BENEFITTING RELATIVE WITH POWER
Opinion No. 182 (1995)
QUESTION: The Texas Human Resources Code provides that the
county judge and the district judges in the county shall comprise the county juvenile
board. The Code requires the board to appoint an advisory council consisting of not more
than nine citizens. By practice, the board has allowed each board [member] to appoint one
member of the council. May a district judge, sitting as a member of the county juvenile
board, appoint his brother-in-law to the county juvenile advisory council?
ANSWER: No. Canon 3C(4) provides that, "A judge shall exercise the power of appointment impartially and on the basis of merit. A judge shall avoid nepotism and favoritism." In Opinion No. 83 (1986), we found the canon prevented a judge from appointing the lawyer-employee of his father and brother to represent the indigent. Although Opinion No. 83 is primarily concerned with the extent to which the lawyer's compensation would benefit the father and brother, and thereby accomplish indirectly that which cannot be done directly, it is not based solely on the pecuniary benefits that would accrue to the judge's relatives. Opinion No. 83 is equally concerned with the appearance of impropriety and perception of favoritism inherent in the arrangement, which concerns, together with nepotism, are more obviously present in the instant case.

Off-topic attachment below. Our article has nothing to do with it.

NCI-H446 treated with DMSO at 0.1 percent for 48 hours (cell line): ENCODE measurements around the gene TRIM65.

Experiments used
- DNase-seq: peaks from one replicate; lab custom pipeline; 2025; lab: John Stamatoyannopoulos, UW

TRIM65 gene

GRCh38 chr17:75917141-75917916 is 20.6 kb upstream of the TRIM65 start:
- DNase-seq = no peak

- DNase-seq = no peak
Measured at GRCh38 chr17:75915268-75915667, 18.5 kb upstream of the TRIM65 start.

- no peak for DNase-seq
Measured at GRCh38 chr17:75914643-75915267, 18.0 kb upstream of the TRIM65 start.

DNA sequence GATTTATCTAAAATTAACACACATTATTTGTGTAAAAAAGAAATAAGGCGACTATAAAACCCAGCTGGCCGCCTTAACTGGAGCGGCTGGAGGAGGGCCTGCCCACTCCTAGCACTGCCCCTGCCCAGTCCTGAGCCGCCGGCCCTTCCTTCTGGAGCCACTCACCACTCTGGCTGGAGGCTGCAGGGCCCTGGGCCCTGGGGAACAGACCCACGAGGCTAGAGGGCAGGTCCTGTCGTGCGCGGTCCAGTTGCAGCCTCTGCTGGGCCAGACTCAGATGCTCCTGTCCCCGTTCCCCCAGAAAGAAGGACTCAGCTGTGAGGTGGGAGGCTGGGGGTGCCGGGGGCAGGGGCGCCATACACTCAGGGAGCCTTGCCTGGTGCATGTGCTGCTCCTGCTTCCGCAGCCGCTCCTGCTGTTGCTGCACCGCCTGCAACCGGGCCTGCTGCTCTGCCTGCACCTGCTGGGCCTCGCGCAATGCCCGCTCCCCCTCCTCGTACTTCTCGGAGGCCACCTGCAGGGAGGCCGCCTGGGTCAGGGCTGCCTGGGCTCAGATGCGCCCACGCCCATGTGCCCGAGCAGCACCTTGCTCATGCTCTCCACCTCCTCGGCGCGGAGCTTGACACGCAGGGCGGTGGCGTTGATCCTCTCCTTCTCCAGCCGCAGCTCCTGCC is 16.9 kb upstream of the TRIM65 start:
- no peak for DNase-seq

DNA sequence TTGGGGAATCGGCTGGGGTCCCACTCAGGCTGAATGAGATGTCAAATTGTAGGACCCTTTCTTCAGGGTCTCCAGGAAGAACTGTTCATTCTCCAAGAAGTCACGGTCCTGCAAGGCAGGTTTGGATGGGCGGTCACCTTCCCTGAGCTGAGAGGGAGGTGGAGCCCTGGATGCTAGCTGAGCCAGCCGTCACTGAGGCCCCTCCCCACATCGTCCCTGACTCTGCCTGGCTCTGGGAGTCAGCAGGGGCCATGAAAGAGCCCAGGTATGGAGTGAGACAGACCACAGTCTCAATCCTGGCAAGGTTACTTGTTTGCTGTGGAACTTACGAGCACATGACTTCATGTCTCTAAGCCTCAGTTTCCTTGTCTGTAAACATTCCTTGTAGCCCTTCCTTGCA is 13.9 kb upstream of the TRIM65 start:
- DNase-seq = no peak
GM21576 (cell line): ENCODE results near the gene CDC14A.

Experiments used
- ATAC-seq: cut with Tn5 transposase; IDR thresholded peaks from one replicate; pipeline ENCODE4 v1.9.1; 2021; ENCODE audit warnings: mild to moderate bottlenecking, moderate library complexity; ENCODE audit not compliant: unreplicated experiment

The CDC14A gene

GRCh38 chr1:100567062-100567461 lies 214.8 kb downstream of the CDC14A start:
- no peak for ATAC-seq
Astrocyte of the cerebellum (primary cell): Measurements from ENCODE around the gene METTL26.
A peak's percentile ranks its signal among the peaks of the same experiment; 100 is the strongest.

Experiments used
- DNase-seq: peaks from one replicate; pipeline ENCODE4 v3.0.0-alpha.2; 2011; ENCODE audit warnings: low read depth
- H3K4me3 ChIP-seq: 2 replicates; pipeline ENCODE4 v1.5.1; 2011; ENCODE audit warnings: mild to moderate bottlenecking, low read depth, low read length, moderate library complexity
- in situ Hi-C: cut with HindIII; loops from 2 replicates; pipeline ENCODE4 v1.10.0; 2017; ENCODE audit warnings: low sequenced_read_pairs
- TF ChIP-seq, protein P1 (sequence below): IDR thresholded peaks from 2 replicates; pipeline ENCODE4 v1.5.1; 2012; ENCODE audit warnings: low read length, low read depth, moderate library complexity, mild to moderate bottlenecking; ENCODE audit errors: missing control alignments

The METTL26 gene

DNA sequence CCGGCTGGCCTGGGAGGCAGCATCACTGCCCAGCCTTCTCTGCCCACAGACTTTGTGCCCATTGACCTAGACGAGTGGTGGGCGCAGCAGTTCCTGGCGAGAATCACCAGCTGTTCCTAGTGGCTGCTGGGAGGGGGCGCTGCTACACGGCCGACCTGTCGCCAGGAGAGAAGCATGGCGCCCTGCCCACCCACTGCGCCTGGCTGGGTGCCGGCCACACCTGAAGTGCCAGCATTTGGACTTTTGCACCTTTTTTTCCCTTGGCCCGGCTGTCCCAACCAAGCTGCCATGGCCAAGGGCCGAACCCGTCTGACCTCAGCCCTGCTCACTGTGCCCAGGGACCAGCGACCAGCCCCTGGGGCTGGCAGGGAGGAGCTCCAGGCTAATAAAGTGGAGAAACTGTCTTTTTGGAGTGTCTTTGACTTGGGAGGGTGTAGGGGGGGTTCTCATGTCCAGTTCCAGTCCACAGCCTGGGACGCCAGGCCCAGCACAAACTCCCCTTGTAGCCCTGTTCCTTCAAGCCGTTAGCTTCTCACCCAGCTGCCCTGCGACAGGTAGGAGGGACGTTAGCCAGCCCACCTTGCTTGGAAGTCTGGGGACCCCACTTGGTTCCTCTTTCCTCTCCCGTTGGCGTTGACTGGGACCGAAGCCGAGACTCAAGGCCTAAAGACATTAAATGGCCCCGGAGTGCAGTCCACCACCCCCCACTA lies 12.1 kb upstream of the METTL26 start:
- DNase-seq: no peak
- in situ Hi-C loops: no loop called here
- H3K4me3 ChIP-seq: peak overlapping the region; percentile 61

Although we do not render legal opinions, and therefore do not decide whether Section 573.041 of the Texas Government Code answers the question posed, we note that a brother-in-law is within the degree of affinity commonly addressed by nepotism statutes. See Tex. Gov't. Code Ann. §§ 573.041, .002, .024 (Vernon 1994). Thus, by appointing his brother-in-law, the judge would engage in nepotism. Because Canon 3C(4) proscribes nepotism, the judge may not appoint his brother-in-law to serve on the advisory council. Additionally, Such an appointment would run afoul of Canon 2B's requirement that a judge not allow any relationship to influence judicial conduct or judgment and of Canon 2A's requirement that a judge act in a manner that promotes public confidence in the integrity and impartiality of the judiciary.